Cocos Island

Cocos Island is a 100-acre island at Guam’s Southern Coast surrounded by a clear, turquoise lagoon off the shores of Merizo accessible by glass-bottom boats. Besides being a favorite picnic/dining site, Cocos Island is the focus of international attention as a Spanish galleon wreak site which has yet to be recovered. Ten commercial divers and underwater archaeologists have been excavating the ocean depths since may 98.

In June 2, 1690, the Neustra Senora del Pilar de Zaragosa y Santiago hit the southern reef at Cocos Island. It was enroute from Acupulco, Mexico to an annual fair in Manila with shipments of silver swords and artifacts. With its bottom torn, the Spanish Manila galleon sank in ocean waters at depths of 30 to 87 feet. Its naval crew, and some Franciscan missionaries escaped the galleon before it slipped into the ocean shelf. Ships that sailed the trade route carry silks, spices and jewelry from Manila to Acapulco. These items were traded and the galleons carried silver and gold ingots and Spanish coins back across the Pacific to manila.


The island has 235 known species of flowering plants, of which 70, or nearly 30%, are endemic. A good comprehensive study on the flora of the island is provided in the journal Proceedings of the California Academy of Sciences . Also, 74 species of ferns and fern allies (lycopodiophytes and pteridophytes, and 128 species of mosses and liverworts (bryophytes), 90 species of fungi and 41 species of slimemolds have been reported .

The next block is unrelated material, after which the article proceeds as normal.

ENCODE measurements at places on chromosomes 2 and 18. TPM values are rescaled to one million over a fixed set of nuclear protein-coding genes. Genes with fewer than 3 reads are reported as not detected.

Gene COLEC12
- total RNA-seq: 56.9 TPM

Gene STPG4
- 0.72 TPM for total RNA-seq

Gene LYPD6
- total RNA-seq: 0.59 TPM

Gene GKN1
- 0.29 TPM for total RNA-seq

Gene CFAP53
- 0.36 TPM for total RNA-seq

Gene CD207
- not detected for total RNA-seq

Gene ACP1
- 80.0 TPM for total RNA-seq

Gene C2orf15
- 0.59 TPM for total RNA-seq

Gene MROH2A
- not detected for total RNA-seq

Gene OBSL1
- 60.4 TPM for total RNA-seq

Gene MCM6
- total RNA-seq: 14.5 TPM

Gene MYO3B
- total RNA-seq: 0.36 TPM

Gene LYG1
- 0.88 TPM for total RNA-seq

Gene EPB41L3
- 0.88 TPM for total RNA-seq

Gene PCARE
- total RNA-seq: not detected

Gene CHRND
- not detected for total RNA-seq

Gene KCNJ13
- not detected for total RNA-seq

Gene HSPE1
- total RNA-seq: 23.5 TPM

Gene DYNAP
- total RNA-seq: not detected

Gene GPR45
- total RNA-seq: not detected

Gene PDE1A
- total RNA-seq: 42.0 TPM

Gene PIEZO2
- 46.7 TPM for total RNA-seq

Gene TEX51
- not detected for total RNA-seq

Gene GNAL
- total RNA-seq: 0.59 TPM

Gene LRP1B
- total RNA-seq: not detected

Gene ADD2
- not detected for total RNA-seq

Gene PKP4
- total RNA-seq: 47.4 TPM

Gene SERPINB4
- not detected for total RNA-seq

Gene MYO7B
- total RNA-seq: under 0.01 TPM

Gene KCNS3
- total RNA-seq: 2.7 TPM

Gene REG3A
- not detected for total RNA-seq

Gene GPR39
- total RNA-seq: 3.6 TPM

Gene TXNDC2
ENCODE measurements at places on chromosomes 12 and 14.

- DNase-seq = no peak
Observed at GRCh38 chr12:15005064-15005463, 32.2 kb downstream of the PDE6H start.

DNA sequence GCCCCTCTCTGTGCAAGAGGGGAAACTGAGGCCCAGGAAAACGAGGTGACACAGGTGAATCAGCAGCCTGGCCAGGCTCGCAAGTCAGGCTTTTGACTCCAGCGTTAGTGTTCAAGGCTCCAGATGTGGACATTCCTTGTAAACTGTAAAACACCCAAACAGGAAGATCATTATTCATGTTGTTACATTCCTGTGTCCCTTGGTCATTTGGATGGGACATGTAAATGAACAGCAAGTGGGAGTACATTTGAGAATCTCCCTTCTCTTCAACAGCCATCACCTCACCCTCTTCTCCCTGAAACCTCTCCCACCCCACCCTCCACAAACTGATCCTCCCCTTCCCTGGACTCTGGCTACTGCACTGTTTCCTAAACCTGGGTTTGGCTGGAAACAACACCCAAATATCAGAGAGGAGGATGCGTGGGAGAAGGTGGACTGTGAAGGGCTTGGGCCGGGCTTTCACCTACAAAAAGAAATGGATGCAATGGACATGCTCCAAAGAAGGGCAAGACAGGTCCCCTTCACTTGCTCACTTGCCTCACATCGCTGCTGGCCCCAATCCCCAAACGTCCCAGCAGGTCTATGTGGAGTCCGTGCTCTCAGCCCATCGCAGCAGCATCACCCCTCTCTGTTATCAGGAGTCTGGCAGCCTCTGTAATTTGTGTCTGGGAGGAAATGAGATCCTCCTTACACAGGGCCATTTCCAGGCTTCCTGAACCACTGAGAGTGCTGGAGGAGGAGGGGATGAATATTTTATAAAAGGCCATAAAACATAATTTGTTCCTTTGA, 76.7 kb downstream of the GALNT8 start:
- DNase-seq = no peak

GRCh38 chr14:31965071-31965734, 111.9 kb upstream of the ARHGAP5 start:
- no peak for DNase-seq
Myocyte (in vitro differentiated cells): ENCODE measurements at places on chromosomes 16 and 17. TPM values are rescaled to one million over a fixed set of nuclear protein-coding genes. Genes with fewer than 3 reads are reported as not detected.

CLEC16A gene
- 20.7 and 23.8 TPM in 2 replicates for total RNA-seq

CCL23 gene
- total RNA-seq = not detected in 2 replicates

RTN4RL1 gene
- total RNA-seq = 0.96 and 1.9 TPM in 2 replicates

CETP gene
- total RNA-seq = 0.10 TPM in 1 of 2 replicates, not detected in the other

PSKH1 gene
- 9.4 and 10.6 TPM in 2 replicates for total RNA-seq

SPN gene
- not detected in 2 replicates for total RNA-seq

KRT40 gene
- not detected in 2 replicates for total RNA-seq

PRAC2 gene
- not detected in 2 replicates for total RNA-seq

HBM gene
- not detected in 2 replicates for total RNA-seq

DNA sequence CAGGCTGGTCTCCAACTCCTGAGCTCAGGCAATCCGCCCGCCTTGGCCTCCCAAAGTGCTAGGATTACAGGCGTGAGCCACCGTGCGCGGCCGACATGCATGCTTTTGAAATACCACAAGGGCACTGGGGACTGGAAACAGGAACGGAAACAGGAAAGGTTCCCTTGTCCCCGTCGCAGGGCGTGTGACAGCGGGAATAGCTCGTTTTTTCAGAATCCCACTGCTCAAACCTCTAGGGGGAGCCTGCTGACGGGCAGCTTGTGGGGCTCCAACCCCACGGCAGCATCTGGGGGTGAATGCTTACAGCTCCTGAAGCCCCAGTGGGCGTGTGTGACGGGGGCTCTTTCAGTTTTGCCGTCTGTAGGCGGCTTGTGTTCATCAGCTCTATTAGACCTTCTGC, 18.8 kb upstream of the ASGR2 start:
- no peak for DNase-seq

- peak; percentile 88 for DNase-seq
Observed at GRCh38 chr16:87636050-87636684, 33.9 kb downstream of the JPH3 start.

The island has over 400 known species of insects, of which 65 (16%) are endemic. The greatest diversity is found among the Lepidoptera and Formicidae. Over 50 species of other arthropods have been described (spiders, centipedes, millipedes, and isopods), including the endemic spider Wendilgarda galapagensis.Two species of lizard are found on the island, a anole (Norops townsendii) and a gecko (Sphaerodactylus pacificus); both are endemic. No amphibians have been reported.

Marine fauna – The rich coral reef, volcanic tunnels, caves, massifs and deeper waters surrounding Cocos Island are home to more than 30 species of coral, 60 species of crustaceans, 600 species of molluscs and over 300 species of fish. These include large populations of yellowfin tuna (Thunnus albacares), giant mantas (Manta birostris), sailfish (Istiophorus platypterus) and sharks, such as white-tips (Triaenodon obesus) and hammerheads (Sphyrna lewini). The largest of all species of fish is also present, the whale shark (Rhincodon typus).